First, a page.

Oh word, but if I’d known what yesterday would bring, I think I would have stayed home with the covers pulled over my head.
It started off with a 7am parent conference. I rushed out early and guess what? The parent did not show. Her son met me at my door and told me that his mom had woken up with a fever.
Then, first period rolled around and the class that I love so much forgot their manners.
One young man in particular has been walking on edge for several days, and I haven’t been able to figure out why. I’ve been very cautious and have tried hard not to be the thing that pushes him over. As a result, I have put up with a few things that I probably shouldn’t have.
Today, I just could not ignore the disruptive behavior any more, so I decided we needed space from each other.
He spent the day in in-school suspension.
That was not a good way to begin the day.
My next two classes came in, and something similar happened in each of them, with a student being removed/leaving from each of those classes.
Teaching can be very challenging. As a teacher, you have to try to work things out in the classroom; however, sometimes bad/disrespectful/disruptive behavior continues to the point where the learning process is severely hampered, and other students are affected.
Needless to say, it was not an easy day.
Despite all of that, I did not find myself in tears.
I cried half of my first and second years teaching.
Maybe I’m growing up.
What I wanted to share the most, though, was something funny that happened in the middle of the day.
Remember the first student I told you about?
Well, after first period, I went to Barbara’s office to get some feedback about the way I’d handled a quiz and how the rest of my day’s lesson plans should be tweaked.
Before I could say a word, Barb stopped me.
She had her own story to tell.
My student had paid her a visit while on a potty break. Her office is across from ISD.
He walked in and immediately began complaining.
He then proceeded to tell her that there was something wrong with me…that I wasn’t acting right.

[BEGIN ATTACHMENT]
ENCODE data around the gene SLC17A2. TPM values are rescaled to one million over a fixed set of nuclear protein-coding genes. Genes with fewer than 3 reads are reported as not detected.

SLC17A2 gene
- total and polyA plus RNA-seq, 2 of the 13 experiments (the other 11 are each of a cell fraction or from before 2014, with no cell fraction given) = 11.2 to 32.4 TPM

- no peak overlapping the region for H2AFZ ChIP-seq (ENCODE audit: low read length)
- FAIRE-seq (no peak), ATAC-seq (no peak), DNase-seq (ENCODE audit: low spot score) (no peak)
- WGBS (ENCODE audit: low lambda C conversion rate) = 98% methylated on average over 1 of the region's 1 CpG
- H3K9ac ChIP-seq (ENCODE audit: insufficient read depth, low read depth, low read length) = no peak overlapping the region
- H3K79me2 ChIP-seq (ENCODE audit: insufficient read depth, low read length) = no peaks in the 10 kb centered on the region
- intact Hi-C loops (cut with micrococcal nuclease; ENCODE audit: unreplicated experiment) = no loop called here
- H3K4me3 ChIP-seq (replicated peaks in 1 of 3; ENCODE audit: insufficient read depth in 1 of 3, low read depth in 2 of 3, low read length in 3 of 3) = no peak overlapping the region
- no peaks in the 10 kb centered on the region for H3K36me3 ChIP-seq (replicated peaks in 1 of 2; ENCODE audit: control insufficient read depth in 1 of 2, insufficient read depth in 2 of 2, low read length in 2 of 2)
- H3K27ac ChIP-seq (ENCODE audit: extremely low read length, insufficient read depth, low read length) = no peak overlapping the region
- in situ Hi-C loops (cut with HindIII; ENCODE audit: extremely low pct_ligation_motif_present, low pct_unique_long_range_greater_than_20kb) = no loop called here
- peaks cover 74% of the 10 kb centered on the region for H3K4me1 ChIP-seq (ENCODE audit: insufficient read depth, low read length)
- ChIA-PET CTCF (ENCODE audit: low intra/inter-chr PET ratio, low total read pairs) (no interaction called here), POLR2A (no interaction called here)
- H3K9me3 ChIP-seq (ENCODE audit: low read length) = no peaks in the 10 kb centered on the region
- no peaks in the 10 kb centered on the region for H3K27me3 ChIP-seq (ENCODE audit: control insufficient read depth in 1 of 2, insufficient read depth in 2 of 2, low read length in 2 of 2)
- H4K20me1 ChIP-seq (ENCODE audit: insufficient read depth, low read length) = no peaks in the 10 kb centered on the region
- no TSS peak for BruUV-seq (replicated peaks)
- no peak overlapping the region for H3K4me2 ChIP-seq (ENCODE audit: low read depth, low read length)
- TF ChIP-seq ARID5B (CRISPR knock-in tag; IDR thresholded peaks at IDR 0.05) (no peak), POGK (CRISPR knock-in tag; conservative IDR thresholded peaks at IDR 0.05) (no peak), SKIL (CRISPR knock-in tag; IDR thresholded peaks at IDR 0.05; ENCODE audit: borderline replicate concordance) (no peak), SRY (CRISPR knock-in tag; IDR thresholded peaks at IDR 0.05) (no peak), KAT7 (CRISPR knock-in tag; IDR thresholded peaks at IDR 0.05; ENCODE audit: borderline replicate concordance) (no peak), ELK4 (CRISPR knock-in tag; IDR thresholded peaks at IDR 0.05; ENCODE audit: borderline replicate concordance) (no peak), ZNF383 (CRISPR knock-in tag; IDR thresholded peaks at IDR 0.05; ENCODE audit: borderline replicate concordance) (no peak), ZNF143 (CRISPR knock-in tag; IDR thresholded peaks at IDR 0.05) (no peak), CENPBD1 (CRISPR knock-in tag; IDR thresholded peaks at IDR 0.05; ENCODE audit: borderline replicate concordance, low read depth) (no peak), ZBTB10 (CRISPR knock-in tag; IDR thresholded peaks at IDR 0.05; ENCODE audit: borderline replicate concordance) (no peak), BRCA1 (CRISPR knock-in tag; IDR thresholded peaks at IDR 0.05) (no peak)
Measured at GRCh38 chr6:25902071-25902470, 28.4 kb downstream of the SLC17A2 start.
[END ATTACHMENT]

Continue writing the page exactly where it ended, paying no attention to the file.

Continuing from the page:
She laughed as she continued to tell me the story.
She assured him that everything seemed okay with me.
“Naw,” he said. “You don’t understand. Something is really wrong with her. She’s got a personal problem that’s so deep she can’t tell even her best friend.”
As Barb told me this story, I couldn’t help but find it ironic that my student was expressing some of the same concerns that I had been expressing about him, only he couldn’t use the same logic on himself.
Barb and I got a real kick out of the whole thing, and every time I saw Barb later that day, she would laugh.
In fact, when I was walking back to my classroom during lunch, I ran into her, the principal, and my friend, Maegan.
My face must have looked exactly like I was feeling…a bit overwhelmed.
Mr. Principal looked at me quizzically.
I responded by saying, “Don’t mind me. I’m just mulling over the fact that I’ve got some deep personal problem that I don’t even know about.”
Barb started cackling, and she told him the story.
Lord have mercy.
Of course, I didn’t feel any better when, upon arriving home and telling the story to the Mr., he responded by saying, “I’ve been telling you for years that you have a problem. That’s nothing new!”
So, if you need me, I’ll be in the padded white room…trying to reach into the furthest recesses of my mind to uncover the mysterious “problem” the student diagnosed me as having.